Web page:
Which sci.fi. book do you like?

Alephi is going to celebrate the December month as the month of Sci.Fi. writers. We ask one small question to the Sci.Fi. writers worldwide…

Ken Scholes is the award-winning, critically-acclaimed author of five novels and over fifty short stories.  His work has appeared in print for over sixteen years.  His series, The Psalms of Isaak, is published by Tor Books and his short fiction has been collected in three volumes published by Fairwood Press. Ken is a winner of the Writers of the Future Award, France’s Prix Imaginales, the Endeavour Award and a scattering of others.  His work is published internationally in eight languages.  Ken’s also a public advocate for people living with C-PTSD and speaks openly about his experiences with it. Ken’s eclectic background includes time spent as a label gun repairman, a sailor who never sailed, a soldier who commanded a desk, a preacher (he got better), a nonprofit executive, a musician and a government procurement analyst.  He has a degree in History from Western Washington University.  His nickname is Trailer Boy in homage to his childhood home on the outskirts of a small logging town. Ken is a native of the Pacific Northwest and makes his home in Saint Helens, Oregon, where he lives with his twin daughters.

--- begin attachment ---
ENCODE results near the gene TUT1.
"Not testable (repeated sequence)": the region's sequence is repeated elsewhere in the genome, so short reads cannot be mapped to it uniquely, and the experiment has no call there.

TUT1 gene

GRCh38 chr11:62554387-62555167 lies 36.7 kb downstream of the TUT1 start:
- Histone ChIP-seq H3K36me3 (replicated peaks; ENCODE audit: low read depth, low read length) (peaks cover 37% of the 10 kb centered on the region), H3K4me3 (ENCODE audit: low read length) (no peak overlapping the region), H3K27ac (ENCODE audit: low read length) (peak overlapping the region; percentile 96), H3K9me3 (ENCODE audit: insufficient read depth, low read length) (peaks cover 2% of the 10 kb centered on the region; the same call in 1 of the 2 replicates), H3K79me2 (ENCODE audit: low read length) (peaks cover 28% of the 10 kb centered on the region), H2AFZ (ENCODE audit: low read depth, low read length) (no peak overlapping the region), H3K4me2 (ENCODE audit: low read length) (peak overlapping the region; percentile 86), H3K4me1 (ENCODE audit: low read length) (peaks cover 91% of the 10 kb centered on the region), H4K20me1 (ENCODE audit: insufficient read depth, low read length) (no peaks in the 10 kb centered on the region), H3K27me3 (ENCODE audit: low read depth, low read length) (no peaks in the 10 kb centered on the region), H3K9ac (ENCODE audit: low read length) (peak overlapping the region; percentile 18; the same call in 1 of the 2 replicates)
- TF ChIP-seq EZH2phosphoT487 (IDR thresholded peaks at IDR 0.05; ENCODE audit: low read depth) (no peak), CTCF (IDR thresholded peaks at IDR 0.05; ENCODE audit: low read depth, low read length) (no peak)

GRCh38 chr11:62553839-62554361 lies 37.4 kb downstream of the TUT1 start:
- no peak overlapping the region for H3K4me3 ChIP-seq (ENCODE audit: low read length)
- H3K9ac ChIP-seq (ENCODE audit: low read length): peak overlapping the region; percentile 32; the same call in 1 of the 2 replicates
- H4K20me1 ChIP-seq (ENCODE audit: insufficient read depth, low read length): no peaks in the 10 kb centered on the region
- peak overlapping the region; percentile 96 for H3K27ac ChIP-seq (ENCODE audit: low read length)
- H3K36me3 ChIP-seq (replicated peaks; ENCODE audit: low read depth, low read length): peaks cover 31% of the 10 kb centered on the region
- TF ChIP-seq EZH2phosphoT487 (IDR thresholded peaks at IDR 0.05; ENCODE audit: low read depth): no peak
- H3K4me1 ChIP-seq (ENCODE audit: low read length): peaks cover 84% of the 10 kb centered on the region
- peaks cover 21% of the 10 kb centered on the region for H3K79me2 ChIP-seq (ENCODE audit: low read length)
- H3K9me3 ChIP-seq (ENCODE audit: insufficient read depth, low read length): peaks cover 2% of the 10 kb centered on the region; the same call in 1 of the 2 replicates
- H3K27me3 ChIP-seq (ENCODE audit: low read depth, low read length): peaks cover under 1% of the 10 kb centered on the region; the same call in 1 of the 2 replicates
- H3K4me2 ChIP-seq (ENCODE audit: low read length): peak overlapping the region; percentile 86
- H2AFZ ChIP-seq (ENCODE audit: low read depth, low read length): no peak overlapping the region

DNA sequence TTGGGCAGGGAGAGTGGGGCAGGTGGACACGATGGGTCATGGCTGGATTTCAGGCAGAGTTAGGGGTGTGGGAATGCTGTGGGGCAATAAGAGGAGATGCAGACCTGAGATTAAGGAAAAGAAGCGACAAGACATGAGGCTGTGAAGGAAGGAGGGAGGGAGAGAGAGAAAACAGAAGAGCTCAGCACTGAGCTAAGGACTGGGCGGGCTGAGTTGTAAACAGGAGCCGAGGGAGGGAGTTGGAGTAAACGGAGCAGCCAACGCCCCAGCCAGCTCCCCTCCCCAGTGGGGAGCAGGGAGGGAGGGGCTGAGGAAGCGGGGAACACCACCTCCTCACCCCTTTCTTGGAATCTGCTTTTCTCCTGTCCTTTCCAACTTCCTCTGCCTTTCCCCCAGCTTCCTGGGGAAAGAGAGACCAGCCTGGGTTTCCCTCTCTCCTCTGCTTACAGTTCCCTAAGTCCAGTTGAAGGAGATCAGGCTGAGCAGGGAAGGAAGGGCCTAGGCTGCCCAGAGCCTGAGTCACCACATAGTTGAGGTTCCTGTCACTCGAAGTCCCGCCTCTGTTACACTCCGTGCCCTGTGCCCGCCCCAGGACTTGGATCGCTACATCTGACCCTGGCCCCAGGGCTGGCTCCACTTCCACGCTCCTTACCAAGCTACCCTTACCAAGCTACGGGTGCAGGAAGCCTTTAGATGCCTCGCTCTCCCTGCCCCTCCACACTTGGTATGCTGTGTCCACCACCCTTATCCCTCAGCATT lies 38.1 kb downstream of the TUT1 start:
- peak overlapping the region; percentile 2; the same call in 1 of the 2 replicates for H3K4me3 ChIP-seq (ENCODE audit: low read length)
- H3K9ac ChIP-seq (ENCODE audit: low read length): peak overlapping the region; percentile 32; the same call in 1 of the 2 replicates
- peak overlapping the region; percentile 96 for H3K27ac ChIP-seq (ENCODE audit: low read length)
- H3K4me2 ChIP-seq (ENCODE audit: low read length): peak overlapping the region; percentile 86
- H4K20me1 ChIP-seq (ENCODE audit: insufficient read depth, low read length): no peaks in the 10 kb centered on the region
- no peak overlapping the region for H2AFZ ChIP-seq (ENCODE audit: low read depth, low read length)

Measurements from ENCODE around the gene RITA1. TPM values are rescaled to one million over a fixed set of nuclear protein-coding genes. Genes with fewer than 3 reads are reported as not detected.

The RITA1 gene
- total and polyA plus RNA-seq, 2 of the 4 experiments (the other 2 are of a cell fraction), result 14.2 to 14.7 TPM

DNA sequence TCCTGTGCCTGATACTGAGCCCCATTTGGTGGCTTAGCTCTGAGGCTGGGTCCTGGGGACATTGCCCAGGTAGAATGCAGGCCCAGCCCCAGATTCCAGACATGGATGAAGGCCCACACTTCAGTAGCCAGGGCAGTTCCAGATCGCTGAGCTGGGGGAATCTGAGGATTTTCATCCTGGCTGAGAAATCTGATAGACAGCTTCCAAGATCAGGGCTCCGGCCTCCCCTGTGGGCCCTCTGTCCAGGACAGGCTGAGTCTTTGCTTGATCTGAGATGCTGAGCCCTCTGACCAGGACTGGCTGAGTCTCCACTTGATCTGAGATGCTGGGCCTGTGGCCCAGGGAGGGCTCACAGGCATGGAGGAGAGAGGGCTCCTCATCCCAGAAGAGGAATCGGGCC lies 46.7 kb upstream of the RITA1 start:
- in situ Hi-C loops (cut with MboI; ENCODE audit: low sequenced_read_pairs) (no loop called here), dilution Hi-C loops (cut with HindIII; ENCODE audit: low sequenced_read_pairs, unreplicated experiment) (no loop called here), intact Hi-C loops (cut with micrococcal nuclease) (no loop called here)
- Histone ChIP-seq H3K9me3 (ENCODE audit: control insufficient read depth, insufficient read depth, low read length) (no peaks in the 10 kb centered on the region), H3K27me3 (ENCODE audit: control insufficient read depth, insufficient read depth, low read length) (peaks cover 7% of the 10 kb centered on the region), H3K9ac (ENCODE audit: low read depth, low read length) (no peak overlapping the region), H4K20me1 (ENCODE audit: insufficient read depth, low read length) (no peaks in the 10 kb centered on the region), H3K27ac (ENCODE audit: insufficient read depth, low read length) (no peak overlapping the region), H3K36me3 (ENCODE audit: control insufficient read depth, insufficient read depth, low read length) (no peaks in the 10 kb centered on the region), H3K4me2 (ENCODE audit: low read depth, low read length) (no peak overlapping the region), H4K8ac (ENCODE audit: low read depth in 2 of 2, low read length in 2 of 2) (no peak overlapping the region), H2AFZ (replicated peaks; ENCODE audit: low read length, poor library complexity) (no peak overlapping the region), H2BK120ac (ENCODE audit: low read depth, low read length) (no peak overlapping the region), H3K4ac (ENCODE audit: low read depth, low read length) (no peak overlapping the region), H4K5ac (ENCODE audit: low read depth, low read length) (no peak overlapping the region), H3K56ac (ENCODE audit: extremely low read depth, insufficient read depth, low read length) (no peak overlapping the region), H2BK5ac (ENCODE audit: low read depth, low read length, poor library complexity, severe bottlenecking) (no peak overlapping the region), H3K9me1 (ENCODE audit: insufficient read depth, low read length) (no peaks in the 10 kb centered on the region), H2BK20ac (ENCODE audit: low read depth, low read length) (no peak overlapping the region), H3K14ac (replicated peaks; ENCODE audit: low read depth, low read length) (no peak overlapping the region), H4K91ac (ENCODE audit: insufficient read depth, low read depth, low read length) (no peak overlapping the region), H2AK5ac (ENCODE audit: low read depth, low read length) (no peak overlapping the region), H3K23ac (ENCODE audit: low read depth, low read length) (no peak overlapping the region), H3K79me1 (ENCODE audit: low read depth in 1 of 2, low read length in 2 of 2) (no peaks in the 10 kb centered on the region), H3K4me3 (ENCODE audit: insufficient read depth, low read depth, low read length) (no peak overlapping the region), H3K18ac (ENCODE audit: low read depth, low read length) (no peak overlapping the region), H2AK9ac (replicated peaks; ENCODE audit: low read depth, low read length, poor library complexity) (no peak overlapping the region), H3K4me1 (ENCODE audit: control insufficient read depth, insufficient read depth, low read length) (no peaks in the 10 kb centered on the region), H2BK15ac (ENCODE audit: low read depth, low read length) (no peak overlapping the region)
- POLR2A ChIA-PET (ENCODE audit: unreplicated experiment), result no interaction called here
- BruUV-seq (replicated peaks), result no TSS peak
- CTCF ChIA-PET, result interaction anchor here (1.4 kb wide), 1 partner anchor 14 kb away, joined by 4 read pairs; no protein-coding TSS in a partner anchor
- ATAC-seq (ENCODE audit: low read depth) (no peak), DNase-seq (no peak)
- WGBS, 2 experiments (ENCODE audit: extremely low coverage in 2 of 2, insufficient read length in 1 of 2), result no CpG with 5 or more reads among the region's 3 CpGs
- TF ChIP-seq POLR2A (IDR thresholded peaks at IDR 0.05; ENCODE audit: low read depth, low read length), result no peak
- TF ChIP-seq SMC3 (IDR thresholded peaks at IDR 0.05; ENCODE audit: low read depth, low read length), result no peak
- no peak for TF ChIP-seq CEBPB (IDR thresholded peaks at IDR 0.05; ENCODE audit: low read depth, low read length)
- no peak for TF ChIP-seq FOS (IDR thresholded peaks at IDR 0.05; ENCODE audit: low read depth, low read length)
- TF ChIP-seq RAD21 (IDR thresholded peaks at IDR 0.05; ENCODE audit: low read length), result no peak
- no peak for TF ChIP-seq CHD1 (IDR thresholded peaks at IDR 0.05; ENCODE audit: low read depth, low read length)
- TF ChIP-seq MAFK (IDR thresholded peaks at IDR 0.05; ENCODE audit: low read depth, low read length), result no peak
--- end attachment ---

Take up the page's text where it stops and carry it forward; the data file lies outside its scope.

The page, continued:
Alephi : Which sci.fi. book do you like?

Ken Scholes : It’s a tough decision, naming one science fiction book out of so many and I find that I must break the rules right away and announce a tie in my case. 
Initially, I wanted to list Dune by Frank Herbert because of its depth, the richness of its world and it’s impact on the genre.  But then I also wanted to list George Orwell’s 1984 – a dark, powerful cautionary tale warning us of a possible future in a book that transcended genre to become a classic.

I first read Dune when I was around fourteen years old and much of its complexity was lost on me at the time. It took a re-reading in my twenties for me to fall in love with the story – helped along with a deep love of David Lynch’s film version.  I came to 1984 just a year or so later, in high school, and found myself instantly drawn into the world of Winston Smith.
I think my later explorations of humanity’s darker side across a variety of worlds was fueled from an early age by these two books and others like them that followed.





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